As I prepare to head to Michigan later this week, I’d like to take some time to look at one of our northern foes, the Michigan Wolverines. Not only is it one of the games that I’m most excited about as I look at the upcoming football schedule (partly because it’s on my birthday, and partly because I’ve never been to the Big House before), it was also the first game I saw the Notre Dame Fighting Irish play under the lights (September 1990). It was also the first time my fellow classmate, Rick Mirer, was at the helm for the Irish. There are so many great ND vs. Michigan games, but here are a three of my favorites.
Notre Dame vs. Michigan 1990
The 1990 Notre Dame (#1) vs. Michigan (#4) game was the first time I had seen a Notre Dame-Michigan game in person, and it was a night game, under the lights at Notre Dame stadium. Notre Dame took the field that day ranked #1, thanks to a Miami loss the weekend before, and Michigan was hoping to take that away from the Fighting Irish on Notre Dame’s home field. But the game didn’t start out as Michigan would have hoped, as they fumbled the ball on the second play from scrimmage, recovered by Notre Dame’s Greg Davis. Rodney Culver set the tone for the Notre Dame rushing game, securing a first down, and sophomore quarterback Rick Mirer, scored the first touchdown on an option play. Notre Dame 7-0.
After a Michigan field goal, Mirer ignited the next drive with a pass completion to Ricky Watters. This was followed by a 22-yard run by Rodney Culver, which set up a diving touchdown by Tony Brooks to put the Irish up 14-3 after the first period. The Wolverines, however, weren’t just going to lay down and die, and dominated much of the second and third quarters. At the end of the third quarter, the Wolverines were on top 24-14, forcing the Irish to step up their game. This time after a missed Michigan field goal, Mirer’s pass skipped off of Rocket’s fingers and into the hands of Lake Dawson for a 41-yard gain. From there the Irish advanced on ten straight running plays, with Rodney Culver pushing the last yard into the end zone for the score, making it a three point game (24-21 Michigan). Each team got turnovers in the two drives that followed, and then Notre Dame marched 76 yards down field in the final four minutes, securing the win with a Rick Mirer pass to Adrian Jarrell. (28-24 Notre Dame)
Notre Dame vs. Michigan 1989
Coming off a win over Virginia in the Kickoff Classic at the Meadowlands, Notre Dame headed to Ann Arbor on a cloudy, rainy day upon which Raghib ‘Rocket’ Ismail entered his name into not only Notre Dame history, but the NCAA record books as well. But the rain didn’t bother Rocket one bit, as he made two kickoff returns for touchdowns. Notre Dame didn’t pass much that day. In fact, Tony Rice only made one pass completion in the entire game, which occurred in the first half to Johnson, and put the Irish on the scoreboard first, 7-0. Going into halftime, Notre Dame was up 7-6 as Michigan bounced an extra point off the upright on their only touchdown of the first half. And then the magic happened. Notre Dame had won the toss to start the game, but had deferred until the second half. And that decision turned out to be the right one as the Rocket blasted off for 89 yards to start the third quarter. Following that touchdown, the Irish kicker Craig Hentrich kicked a field goal on the next drive and the Irish were up 17-6. That’s when Michigan QB Elvis Grbac tried to get the Wolverines back in the game.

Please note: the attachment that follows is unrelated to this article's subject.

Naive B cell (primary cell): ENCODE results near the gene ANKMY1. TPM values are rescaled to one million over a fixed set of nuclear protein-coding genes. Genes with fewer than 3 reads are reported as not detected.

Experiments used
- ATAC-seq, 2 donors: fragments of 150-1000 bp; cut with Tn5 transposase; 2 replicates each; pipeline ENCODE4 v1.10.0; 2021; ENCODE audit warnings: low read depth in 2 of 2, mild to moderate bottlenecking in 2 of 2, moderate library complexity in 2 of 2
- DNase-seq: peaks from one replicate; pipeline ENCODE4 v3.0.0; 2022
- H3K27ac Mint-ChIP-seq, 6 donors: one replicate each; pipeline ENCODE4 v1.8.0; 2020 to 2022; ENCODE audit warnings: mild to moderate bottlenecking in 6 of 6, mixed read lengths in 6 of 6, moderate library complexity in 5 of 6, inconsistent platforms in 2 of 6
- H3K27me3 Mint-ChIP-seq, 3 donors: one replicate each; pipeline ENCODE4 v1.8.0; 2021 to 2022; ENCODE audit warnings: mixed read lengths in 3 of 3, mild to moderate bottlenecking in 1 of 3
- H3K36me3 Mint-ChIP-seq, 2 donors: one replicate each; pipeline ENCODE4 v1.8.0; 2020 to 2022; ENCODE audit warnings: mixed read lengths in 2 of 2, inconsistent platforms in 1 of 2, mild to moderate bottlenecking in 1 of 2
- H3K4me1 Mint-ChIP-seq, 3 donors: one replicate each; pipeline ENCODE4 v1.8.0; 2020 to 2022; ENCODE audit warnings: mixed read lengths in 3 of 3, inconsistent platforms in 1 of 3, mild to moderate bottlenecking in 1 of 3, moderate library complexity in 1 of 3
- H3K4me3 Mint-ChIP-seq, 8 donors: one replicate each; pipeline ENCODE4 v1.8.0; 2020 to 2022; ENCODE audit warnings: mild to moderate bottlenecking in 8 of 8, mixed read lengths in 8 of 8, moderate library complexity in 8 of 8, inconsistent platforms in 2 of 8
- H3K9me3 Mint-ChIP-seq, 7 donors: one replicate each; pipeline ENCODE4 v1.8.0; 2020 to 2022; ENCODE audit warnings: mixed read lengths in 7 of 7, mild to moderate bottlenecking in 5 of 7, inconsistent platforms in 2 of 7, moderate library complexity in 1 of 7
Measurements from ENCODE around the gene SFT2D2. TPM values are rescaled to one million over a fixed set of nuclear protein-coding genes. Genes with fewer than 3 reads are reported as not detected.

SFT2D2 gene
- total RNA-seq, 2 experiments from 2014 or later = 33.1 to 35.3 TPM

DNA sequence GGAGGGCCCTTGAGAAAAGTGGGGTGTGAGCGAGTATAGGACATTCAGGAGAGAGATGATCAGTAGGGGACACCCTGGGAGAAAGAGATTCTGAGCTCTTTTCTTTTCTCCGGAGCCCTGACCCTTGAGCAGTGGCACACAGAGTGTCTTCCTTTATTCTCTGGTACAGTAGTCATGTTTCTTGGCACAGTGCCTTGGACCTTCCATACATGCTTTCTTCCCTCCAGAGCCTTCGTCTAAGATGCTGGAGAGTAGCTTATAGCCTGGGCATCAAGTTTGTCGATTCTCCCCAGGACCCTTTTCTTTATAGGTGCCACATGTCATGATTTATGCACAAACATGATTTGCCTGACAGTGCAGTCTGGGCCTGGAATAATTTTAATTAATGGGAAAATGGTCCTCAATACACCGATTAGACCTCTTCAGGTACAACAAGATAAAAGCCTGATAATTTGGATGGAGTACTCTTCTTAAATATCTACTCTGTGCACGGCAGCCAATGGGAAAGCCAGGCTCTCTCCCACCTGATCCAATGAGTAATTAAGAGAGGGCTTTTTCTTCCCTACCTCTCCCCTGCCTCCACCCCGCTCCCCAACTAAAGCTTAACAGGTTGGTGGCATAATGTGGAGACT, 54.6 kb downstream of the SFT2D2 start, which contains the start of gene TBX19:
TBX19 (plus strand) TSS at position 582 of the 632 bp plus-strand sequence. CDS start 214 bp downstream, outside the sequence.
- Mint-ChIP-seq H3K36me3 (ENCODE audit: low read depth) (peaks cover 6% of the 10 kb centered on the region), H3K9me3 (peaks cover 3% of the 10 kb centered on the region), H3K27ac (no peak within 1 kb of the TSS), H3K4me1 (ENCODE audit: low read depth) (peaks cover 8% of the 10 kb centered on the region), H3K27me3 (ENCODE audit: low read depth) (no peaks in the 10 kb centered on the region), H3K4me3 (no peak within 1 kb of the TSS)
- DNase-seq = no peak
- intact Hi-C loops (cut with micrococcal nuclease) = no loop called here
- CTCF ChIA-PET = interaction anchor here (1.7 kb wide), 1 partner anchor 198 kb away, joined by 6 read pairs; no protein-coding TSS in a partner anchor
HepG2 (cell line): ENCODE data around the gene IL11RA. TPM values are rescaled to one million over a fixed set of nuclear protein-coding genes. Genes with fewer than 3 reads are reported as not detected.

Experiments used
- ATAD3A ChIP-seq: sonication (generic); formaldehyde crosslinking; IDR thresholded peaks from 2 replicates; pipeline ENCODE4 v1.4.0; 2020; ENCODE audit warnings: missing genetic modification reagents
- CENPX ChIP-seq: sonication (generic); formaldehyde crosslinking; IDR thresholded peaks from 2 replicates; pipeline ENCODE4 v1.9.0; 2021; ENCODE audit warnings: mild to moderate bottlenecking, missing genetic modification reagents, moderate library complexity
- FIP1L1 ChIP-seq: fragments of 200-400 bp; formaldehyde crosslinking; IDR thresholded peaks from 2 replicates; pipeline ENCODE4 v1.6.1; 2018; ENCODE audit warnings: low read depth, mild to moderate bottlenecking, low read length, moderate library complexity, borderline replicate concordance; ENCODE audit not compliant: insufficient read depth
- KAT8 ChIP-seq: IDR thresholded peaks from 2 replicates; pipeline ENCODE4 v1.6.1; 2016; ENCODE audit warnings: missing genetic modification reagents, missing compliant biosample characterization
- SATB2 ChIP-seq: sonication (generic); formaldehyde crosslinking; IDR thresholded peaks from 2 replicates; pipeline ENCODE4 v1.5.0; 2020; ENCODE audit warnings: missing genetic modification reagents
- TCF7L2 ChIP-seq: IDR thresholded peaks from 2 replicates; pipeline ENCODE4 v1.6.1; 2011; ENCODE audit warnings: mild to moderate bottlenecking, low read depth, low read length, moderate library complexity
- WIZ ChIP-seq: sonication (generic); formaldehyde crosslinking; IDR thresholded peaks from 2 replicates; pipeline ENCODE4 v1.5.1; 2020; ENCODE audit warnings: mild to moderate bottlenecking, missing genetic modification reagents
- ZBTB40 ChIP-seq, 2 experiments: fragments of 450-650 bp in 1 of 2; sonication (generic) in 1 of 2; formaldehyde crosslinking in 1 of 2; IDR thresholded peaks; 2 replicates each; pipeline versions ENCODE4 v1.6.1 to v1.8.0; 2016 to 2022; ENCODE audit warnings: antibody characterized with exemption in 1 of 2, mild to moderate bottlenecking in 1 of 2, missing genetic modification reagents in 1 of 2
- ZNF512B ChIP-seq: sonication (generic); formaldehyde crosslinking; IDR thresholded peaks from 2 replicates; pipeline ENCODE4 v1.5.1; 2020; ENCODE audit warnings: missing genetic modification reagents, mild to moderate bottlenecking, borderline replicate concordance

Grbac completed 6 of 7 passes on his first drive of the game (in for the injured Taylor), and connected with Walker to pull Michigan within five points, 17-12 Irish. Then Rocket stunned the Michigan crowd once more, returning yet another kickoff for a touchdown. Rocket started our running down the middle, looking for a hole. This time the hole was off to the left, with Rodney Culver leading the way. Rocket ‘turned on the afterburners’ and dashed down the field for yet another touchdown. It was the first time any player had returned even one kickoff for a touchdown against Michigan in 32 years ... let alone two! The Irish beat Michigan that day, 24-19, and those two kickoff returns landed Rocket on the cover of Sports Illustrated.
Notre Dame vs. Michigan 1988
And who can forget the crowd noise disruption in the 1988 Notre Dame vs. Michigan game at Notre Dame stadium? (Why is it that we have 20,000 more fans in the stadium than we did back then and it never seems to be THIS loud? ) I can’t even express how much I love this clip. Be sure and watch the ENTIRE thing!
There are so many great Notre Dame-Michigan games. I’ll cover a few more in October as we get closer to the game in Ann Arbor. What’s your favorite Notre Dame-Michigan game?
Cheers & GO IRISH!